“The good news is that the county is embracing this science—it recognizes very clearly the connection between what is happening on land and water and how it affects our economy,” said Chris Gobler, Ph.D, a professor at the Stony Brook University School of Marine and Atmospheric Sciences. “I applaud the county for continually being vigilant, recognizing the science behind these issues and what’s driving changes, and paving the path for creative solutions to help the environment and our economy.”

Just 30 percent of Suffolk County’s residential properties are connected to sewer systems that treat wastewater to reduce nitrogen levels before it is discharged into the environment. A large chunk of the rest of those homes, many of them aging cottages in waterfront neighborhoods with long outdated and disintegrating cesspools that sit directly in shallow water tables, need major upgrades in their septics.

Southampton Town Supervisor Anna Throne-Holst has led an effort to bring together county officials and scientists from Stony Brook University on a proposal to New York State to make the East End the headquarters of a progressive scientific and industrial effort to develop new technologies and solutions for containing and treating residential waste. She said this week that they expect to make a pitch to the state for funding and support for a “Manhattan Project-type effort” to find a solution to the island’s daunting septic issues as soon as next month.

“We have to stop talking about it being a problem and start talking about what to do about it,” Ms. Throne-Holst said this week. “It’s going from bad to worse very quickly.”

The first step, the county executive said, will be for the county to complete a long-awaited update to its Comprehensive Water Resources Management Plan. That update will complete a countywide survey of water pollution conditions already begun on the East End and shepherded by Southampton Town. The survey will catalog the sources of nitrogen pollution, from waste systems to chemical-laden runoff from farm fields, in individual neighborhoods and regions, and list the steps that will be necessary to address them, like septic upgrades, more catch basins and runoff barriers.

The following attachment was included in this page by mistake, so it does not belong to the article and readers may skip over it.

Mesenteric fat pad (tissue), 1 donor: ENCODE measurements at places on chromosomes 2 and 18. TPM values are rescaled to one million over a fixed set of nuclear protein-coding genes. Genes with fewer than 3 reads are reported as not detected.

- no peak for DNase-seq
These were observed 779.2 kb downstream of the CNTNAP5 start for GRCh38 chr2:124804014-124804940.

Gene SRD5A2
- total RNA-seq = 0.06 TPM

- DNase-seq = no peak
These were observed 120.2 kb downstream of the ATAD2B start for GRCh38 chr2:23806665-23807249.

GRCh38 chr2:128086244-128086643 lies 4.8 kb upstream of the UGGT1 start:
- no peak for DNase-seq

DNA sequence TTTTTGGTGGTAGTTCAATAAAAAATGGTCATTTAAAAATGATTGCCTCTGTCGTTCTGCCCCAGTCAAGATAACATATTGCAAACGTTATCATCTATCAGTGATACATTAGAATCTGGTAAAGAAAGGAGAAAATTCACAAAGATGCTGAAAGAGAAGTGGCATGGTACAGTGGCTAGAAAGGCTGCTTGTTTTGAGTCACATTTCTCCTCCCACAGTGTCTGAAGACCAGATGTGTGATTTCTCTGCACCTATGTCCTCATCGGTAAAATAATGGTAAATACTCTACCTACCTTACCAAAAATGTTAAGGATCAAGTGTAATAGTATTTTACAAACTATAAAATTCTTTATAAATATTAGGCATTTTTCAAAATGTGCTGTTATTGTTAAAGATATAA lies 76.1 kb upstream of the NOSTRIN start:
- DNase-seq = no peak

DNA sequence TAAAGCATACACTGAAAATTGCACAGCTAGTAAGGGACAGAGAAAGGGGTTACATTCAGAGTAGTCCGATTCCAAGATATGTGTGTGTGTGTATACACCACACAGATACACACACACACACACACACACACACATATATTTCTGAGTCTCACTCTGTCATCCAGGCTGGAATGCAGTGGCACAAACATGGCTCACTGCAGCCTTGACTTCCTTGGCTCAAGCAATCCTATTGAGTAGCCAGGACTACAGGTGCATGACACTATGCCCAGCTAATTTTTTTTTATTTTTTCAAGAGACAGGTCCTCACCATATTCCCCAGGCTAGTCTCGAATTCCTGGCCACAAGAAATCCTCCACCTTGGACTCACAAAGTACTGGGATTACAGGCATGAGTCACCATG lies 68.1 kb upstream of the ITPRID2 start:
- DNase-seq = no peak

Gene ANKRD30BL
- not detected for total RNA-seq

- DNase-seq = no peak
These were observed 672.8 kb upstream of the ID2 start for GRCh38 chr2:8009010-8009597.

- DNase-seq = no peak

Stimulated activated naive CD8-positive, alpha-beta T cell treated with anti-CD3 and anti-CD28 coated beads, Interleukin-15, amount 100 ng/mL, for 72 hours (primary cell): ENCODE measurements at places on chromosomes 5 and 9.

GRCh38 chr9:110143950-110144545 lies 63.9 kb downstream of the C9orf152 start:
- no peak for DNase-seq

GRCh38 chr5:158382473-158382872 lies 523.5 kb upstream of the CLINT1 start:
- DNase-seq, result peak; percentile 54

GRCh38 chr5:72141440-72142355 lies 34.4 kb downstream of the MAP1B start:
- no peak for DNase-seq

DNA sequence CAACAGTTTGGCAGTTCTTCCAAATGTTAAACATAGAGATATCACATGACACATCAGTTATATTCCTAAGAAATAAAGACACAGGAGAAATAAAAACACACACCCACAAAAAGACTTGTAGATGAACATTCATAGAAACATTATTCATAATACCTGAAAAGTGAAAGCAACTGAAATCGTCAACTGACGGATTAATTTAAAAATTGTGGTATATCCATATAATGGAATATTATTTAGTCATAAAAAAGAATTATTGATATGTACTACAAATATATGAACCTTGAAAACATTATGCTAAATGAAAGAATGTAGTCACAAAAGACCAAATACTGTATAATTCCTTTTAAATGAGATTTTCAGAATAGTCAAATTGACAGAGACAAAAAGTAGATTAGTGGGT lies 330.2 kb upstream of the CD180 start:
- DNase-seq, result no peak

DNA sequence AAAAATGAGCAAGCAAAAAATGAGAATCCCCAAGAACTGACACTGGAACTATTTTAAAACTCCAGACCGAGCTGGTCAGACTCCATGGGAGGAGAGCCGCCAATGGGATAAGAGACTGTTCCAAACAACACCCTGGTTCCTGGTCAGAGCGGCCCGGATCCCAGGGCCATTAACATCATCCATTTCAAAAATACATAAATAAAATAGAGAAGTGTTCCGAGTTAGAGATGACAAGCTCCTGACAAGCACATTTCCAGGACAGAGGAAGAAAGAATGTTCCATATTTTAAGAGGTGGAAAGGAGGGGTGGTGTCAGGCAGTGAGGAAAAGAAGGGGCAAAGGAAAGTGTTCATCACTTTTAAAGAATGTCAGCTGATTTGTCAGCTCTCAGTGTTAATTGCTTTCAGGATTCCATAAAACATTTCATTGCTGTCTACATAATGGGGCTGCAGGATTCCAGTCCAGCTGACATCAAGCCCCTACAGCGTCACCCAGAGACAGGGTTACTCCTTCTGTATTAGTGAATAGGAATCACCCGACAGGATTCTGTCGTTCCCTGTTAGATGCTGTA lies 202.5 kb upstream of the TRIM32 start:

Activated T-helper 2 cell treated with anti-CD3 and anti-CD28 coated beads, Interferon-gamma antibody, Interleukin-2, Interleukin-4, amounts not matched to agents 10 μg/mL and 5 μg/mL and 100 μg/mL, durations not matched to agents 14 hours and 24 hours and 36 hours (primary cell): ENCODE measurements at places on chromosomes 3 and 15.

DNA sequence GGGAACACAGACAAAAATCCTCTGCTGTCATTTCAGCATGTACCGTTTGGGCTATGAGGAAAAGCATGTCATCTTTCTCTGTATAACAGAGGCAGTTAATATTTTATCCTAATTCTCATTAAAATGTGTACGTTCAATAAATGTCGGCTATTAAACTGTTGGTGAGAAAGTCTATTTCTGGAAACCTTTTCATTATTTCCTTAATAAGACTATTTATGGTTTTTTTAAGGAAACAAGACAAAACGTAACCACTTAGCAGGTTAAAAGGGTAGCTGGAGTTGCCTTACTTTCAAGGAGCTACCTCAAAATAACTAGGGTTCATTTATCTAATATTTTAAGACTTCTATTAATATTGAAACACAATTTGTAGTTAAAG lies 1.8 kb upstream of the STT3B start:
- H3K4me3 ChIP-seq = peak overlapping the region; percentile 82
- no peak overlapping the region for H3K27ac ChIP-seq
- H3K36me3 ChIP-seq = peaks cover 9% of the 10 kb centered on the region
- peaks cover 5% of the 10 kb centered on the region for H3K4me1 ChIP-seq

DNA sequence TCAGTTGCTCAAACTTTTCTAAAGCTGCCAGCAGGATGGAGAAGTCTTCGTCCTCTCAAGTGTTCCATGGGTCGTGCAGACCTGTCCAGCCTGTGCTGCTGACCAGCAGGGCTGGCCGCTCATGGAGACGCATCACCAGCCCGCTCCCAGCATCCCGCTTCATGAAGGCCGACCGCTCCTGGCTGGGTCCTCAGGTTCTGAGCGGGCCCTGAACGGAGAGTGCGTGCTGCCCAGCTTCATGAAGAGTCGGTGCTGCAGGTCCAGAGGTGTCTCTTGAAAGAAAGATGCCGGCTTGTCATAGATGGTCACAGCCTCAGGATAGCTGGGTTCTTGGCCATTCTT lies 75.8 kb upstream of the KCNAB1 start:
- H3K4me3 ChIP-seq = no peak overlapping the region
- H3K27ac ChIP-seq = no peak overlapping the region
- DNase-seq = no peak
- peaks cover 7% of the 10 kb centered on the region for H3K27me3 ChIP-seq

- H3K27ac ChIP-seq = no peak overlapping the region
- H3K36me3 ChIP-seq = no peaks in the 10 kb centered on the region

Pollution sources in Southampton, East Hampton, and parts of the North Fork and Shelter Island have already been mapped through an effort led by Peconic Green Growth, a not-for-profit scientific and public outreach group based in Orient, with the help of Southampton’s Geographic Information Systems Department and its property information mapping technology.

Ms. Throne-Holst said that the county’s first chore will be expanding that mapping to the entire county so that the exact scope of the necessary solutions is known.

“You have to understand what the scope and nature of the problem is, first and foremost,” she said. “You need to look at a body of water and its surroundings. Is there runoff? Is there residential septics close by? Here, we need sewers; here, we need [agricultural] runoff barriers. Until you know what it is you are trying to address, you can’t address it.”